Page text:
Escape from flatland 2: complexity and promiscuity.

Lovering.  Med. Chem. Commun., 2013,4, 515-519

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There are certain papers in this set that we believe everyone should read but for reasons that are not entirely positive. The follow up paper to “Escape from flatland” is one of those. This paper is “Escape from flatland 2: complexity and promiscuity”.

This is the first of a group of three papers in the bucket list that focus on bad behaviour by those analysing data – one paper illustrating some of the problems and two providing some guidance. It is very easy to fall into lots of traps when analysing large datasets and the reader will doubtless be able to trawl our own papers to find examples of bad practice! The key thing is that amongst the bucket list papers are several that should help you avoid many of the traps.

In flatland, complexity is defined as the fraction of sp3 carbons and the number of chiral centres – a rather limited conception of a concept that I am sure we could argue about for years. As for promiscuity, it turns out in flatland this is the number of assays in which a compound achieves inhibition greater than 50 % at a concentration of 10 µM in a 15 assay panel (a parallel analysis looks at a panel of CYP enzymes). This set of 15 assays is described as being a subset of the Cerep panel selected by a panel of “internal scientists”. Readers should already be concerned that a compound that achieves 49 % inhibition in 15 panels would score a promiscuity of 0 while one with 51 % inhibition in 1 would be infinitely more promiscuous – more on this in future bucket list papers. There is also the worrying problem that there will be plenty of compounds that are in the set which are not soluble at 10 µM.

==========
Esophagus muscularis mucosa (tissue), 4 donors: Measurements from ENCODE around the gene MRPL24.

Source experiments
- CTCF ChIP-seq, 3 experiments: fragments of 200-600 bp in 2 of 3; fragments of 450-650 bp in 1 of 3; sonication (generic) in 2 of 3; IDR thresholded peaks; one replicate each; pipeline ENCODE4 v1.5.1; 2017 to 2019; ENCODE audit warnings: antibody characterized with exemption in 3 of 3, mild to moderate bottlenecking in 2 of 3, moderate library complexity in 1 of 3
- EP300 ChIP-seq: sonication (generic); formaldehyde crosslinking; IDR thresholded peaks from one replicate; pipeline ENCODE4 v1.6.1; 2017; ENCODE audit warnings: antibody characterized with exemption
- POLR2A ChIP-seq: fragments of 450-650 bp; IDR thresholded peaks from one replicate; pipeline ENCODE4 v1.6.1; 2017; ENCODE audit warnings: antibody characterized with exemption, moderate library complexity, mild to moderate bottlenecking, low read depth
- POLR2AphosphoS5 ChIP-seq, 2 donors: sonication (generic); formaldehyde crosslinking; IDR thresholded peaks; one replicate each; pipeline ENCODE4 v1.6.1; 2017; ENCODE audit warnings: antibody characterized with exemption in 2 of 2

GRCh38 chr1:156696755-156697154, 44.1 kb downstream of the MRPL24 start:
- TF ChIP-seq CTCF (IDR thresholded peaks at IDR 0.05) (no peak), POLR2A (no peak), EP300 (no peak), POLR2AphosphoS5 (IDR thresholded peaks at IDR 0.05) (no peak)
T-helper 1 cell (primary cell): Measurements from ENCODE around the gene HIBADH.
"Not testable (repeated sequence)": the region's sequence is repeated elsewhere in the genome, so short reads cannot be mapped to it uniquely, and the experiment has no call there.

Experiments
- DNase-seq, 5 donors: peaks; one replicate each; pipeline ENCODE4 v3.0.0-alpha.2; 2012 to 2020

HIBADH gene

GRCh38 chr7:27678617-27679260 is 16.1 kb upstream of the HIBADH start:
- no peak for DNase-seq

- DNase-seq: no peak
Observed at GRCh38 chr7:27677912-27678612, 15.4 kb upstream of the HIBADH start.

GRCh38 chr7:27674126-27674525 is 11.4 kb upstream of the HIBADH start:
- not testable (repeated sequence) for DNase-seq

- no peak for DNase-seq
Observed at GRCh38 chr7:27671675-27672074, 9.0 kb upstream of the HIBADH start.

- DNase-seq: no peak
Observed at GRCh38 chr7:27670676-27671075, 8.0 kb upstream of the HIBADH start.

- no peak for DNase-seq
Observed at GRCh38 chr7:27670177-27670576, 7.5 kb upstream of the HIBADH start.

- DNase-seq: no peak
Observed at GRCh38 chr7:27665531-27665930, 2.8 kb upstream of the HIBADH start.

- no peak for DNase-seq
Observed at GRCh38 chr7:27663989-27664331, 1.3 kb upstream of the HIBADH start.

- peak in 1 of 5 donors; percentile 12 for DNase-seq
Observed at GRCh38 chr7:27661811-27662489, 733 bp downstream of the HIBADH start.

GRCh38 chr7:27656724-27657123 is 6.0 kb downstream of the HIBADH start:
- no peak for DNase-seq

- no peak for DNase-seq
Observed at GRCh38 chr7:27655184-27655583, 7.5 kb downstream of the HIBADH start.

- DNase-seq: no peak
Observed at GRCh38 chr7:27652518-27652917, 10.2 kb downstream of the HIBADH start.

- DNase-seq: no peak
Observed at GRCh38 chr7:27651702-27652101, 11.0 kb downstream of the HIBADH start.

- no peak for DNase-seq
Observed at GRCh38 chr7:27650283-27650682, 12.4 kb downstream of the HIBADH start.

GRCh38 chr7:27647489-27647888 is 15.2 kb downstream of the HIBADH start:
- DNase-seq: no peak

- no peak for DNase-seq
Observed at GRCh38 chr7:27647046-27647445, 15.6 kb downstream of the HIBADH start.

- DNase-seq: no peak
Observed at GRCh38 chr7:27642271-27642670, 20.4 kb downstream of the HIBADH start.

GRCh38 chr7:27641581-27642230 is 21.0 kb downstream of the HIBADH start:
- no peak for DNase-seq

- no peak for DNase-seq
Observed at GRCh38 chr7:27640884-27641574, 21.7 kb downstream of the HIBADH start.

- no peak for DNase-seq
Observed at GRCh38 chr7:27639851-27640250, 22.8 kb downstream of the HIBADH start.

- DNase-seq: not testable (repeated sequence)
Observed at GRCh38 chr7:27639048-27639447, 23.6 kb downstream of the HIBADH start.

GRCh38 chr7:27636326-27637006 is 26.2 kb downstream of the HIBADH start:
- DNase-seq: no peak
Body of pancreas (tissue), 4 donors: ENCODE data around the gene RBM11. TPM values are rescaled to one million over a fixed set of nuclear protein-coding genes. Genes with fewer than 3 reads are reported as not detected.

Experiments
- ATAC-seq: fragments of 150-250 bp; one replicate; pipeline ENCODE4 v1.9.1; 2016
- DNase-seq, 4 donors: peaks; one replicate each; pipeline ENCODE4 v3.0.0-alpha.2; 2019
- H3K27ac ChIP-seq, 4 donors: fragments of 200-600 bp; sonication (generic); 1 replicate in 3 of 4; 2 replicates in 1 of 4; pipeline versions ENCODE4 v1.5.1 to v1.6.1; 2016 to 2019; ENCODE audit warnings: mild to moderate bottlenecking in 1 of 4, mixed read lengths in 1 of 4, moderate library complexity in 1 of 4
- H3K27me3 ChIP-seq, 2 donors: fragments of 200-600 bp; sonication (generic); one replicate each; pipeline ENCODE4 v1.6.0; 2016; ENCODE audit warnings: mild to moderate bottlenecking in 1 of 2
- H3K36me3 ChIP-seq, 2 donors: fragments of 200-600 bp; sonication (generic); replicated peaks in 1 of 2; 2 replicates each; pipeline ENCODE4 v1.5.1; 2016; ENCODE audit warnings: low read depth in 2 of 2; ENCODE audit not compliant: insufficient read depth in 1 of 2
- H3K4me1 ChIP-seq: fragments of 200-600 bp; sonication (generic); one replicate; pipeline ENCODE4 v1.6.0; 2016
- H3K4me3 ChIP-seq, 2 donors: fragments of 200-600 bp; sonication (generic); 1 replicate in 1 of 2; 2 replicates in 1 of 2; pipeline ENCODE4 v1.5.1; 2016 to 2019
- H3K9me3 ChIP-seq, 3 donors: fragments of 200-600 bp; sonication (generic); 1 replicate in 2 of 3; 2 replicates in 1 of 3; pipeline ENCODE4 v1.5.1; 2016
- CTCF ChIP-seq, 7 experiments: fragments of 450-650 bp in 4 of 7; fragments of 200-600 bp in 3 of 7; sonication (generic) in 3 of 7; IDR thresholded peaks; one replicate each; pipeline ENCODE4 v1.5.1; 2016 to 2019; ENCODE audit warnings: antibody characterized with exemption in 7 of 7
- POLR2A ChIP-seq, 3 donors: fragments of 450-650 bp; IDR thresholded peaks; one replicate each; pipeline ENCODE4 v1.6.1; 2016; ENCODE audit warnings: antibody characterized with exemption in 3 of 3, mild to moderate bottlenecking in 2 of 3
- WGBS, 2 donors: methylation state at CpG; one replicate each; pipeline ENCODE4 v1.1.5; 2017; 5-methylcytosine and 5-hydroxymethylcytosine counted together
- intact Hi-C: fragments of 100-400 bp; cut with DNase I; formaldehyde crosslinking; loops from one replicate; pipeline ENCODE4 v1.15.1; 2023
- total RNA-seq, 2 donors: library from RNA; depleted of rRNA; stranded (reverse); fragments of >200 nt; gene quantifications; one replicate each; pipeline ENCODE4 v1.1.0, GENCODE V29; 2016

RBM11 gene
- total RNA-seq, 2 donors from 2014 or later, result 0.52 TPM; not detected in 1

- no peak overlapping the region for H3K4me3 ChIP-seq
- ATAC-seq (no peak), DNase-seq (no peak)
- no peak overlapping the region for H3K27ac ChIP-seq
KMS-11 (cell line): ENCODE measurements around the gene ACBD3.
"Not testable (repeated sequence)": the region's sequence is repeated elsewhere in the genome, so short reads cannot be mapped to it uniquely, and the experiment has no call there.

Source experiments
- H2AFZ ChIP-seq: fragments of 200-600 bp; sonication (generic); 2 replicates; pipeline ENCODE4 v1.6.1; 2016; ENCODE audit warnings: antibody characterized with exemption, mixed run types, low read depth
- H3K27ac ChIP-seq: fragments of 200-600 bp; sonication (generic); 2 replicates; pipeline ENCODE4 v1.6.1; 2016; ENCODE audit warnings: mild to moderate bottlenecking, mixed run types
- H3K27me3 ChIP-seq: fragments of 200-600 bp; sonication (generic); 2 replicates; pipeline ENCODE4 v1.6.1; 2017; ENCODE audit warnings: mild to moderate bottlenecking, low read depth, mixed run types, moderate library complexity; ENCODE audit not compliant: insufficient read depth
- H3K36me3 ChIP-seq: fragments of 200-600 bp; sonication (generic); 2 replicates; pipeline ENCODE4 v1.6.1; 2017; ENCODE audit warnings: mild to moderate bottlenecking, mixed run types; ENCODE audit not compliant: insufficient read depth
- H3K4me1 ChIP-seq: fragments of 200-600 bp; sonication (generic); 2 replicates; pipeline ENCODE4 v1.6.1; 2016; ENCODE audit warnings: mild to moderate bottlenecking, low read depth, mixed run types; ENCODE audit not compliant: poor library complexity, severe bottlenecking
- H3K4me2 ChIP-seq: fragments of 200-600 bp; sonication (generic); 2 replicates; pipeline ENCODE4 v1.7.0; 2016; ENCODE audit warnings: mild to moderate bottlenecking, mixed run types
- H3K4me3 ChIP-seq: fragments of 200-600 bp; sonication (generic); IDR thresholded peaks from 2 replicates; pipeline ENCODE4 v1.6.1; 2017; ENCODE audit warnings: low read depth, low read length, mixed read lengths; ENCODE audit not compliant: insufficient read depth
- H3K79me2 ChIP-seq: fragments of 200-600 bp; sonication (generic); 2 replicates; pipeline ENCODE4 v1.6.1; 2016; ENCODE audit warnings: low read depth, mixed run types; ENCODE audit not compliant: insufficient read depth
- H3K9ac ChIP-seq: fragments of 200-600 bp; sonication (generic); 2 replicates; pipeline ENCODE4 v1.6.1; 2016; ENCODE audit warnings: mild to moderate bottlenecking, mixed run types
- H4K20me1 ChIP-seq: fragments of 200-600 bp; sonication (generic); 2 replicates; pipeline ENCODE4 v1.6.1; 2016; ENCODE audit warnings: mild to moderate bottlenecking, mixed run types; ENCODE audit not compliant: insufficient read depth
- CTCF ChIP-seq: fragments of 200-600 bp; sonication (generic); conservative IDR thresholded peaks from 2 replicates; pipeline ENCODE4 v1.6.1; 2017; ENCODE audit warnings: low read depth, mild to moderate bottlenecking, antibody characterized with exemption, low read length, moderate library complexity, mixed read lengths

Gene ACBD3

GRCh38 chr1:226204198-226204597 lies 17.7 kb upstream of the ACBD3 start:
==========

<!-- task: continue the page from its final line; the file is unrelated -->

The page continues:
As shown in the graph, this measure of promiscuity can be plotted against binned values of the fraction of sp3 carbon atoms. Both axes suffer from seen and unseen lines drawn in the sand in order to categorise continuous data. The dataset is not made available for readers to judge how strong the illustrated trends actually are – it is perfectly possible that such trends can be completely changed by moving the dividing lines between categories. In the graph, red objects are for “aminergic” compounds (containing amines) while blue are others. The author is trying to suggest that increasing “complexity” leads in general to a decrease in “promiscuity”. It is hard to know how much emphasis to give to this suggestion or to be able to translate it readily to helping solve problems in drug discovery projects. Even given the trend, the average promiscuity at the top of the peak is just about 0.3 suggesting that about 5 out of the 15 assays are hit – it is hard to know how promiscuous this really is without even knowing what the 15 assays are.